Skeletons in the Closet
by Klaus Pichler | Self-published | $40
Dead animals have never been so much fun. At the Natural History Museum in Vienna, Austria, Pichler discovered a behind-the-scenes room full of stuffed animals; he later got permission to photograph throughout the netherworld of the museum’s backroom holdings. The unstaged results—from a pterosaur stashed under a maze of air shafts (above) to a gape-mouth shark lurking around a hallway corner—are as humorous as they are visually arresting. (Visit kpic.at to order a copy.)
edited by Susan Bright | Art/Books | $60
Editor Bright sets out to explore an “alternative history of the mother in photography,” she writes, “one that is not dominated by…the male gaze.” The imagery by a multitude of photographers—from nude mother-and-child candids to vernacular photos—turns conventional notions of motherhood on their head, or at least inside out.
Vivian Maier: Self-Portraits
edited by John Maloof |Powerhouse | $50
A Midwestern nanny passes away, then lights up the art market and merits three big monographs in three years—who was this woman? Here, she’s a gifted visual thinker with a strong sense of self. Through Maier’s lens, self-shadows and window reflections are deftly composed, more about context than the figure at the center. In mirror shots, the constant is her pensive and inscrutable gaze: an artist at work.
After the Threshold
by Sandi Haber Fifield | Kehrer | $50
Fifield’s triptychs and quadriptychs meld dissimilar scenes into evocative meditations. Through variations in color, texture, and depth of field, these images accentuate each other, reverberating like musical chords.
text by Keith F. Davis | Aperture | $65
This catalog showcases Gowin’s brilliant versatility, from intimate studies of his wife and family to aerial shots of environmental woes to more recent abstract composites.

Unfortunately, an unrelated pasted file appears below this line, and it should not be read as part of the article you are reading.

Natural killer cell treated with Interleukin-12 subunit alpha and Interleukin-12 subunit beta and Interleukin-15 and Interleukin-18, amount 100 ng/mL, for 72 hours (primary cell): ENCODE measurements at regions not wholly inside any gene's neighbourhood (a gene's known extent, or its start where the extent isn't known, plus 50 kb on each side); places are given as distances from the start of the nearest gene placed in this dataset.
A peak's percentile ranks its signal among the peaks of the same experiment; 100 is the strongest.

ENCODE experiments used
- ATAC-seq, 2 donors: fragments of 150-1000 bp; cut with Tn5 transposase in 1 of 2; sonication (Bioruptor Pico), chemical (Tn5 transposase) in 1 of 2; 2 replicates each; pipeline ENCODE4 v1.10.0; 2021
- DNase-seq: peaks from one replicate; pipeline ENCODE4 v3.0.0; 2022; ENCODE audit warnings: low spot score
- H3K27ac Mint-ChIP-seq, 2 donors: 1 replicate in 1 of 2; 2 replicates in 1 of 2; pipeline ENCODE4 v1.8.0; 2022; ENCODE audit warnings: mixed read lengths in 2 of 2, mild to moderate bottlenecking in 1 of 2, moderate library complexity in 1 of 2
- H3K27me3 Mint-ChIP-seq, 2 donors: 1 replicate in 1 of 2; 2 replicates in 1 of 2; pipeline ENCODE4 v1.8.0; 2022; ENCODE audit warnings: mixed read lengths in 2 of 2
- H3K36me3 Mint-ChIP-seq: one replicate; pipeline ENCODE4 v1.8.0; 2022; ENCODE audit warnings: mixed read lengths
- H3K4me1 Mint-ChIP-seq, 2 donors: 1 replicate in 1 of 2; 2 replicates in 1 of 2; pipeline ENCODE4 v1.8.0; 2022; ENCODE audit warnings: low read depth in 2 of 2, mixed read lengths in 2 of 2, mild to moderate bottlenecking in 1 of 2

The Last Roll
by Jeff Jacobson | Daylight | $40
After being diagnosed with lymphoma in 2004, Jacobson turned to his photography as mental therapy; when his beloved Kodachrome was discontinued in 2010, he savored his last roll. “I have outlived my film,” he writes. These images reflect longing, and gratitude, amid glimpses of beauty.
by Christaan Felber | Self-published | $30
Felber’s portraits of amateur boxers in Brooklyn delineate a throwback subculture: intensely focused athletes, wrapped hands, hooded robes, musty gyms, and timeworn characters. “Though the boxer works with others in a brightly lit space,” Joyce Carol Oates writes in her foreword, “he is really alone, and his is a curiously private and meditative art, as these photographs so vividly remind us.” (Visit christaanfelber.com.)
Edward Weston & Harry Callahan
edited by Laura G. Flores | La Fabrica | $55
Though they never worked together, Weston and Callahan shared a remarkable artistry and a creative penchant for eroticism, often in images of their own wives and lovers. This exhibition catalog deftly juxtaposes the art of these two masters, as well as contrasting naturalistic forms (desert sand formations, vegetable close-ups) against the beauty of the human figure.
by Elliott Erwitt | Teneues | $125
Erwitt’s previously unpublished trove of Kodachrome slides pops with saturated hues, as well as his trademark wit and timing. And he has a Zelig-like presence at 20th-century cultural events—from Marilyn’s skirt-raising sidewalk show to KKK marches to Nixon’s nomination.
Japan’s Modern Divide
edited by Judith Keller | Getty | $50
This exhibition catalog celebrates two forerunning Japanese image makers: Hiroshi Hamaya, who artfully documented everything from daily street life to volcanic eruptions; and Kansuke Yamamoto, who took photographic surrealism into wild new realms long before Photoshop.
text by Celina Lunsford | TF Editores/D.A.P. | $65
Cunningham’s graphic still lifes, incisive portraits, and impressionistic nudes continued to push the envelope until shortly before her death, in 1976, at age 93.